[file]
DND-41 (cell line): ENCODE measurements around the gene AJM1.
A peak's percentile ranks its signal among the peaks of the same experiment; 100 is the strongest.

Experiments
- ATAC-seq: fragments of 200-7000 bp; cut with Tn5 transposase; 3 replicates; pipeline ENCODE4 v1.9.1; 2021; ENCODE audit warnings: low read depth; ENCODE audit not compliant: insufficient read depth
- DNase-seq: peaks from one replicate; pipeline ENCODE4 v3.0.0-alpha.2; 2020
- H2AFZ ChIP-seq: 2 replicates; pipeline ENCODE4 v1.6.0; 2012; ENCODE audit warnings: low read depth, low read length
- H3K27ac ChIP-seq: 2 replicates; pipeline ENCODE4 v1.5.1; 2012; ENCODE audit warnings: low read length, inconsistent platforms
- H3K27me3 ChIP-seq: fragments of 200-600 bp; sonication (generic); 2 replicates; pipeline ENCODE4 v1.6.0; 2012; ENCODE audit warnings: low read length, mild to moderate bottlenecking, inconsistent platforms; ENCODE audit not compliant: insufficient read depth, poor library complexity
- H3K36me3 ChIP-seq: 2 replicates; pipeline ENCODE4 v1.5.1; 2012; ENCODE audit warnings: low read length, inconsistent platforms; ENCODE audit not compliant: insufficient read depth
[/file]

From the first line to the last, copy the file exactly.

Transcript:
DND-41 (cell line): ENCODE measurements around the gene AJM1.
A peak's percentile ranks its signal among the peaks of the same experiment; 100 is the strongest.

Experiments
- ATAC-seq: fragments of 200-7000 bp; cut with Tn5 transposase; 3 replicates; pipeline ENCODE4 v1.9.1; 2021; ENCODE audit warnings: low read depth; ENCODE audit not compliant: insufficient read depth
- DNase-seq: peaks from one replicate; pipeline ENCODE4 v3.0.0-alpha.2; 2020
- H2AFZ ChIP-seq: 2 replicates; pipeline ENCODE4 v1.6.0; 2012; ENCODE audit warnings: low read depth, low read length
- H3K27ac ChIP-seq: 2 replicates; pipeline ENCODE4 v1.5.1; 2012; ENCODE audit warnings: low read length, inconsistent platforms
- H3K27me3 ChIP-seq: fragments of 200-600 bp; sonication (generic); 2 replicates; pipeline ENCODE4 v1.6.0; 2012; ENCODE audit warnings: low read length, mild to moderate bottlenecking, inconsistent platforms; ENCODE audit not compliant: insufficient read depth, poor library complexity
- H3K36me3 ChIP-seq: 2 replicates; pipeline ENCODE4 v1.5.1; 2012; ENCODE audit warnings: low read length, inconsistent platforms; ENCODE audit not compliant: insufficient read depth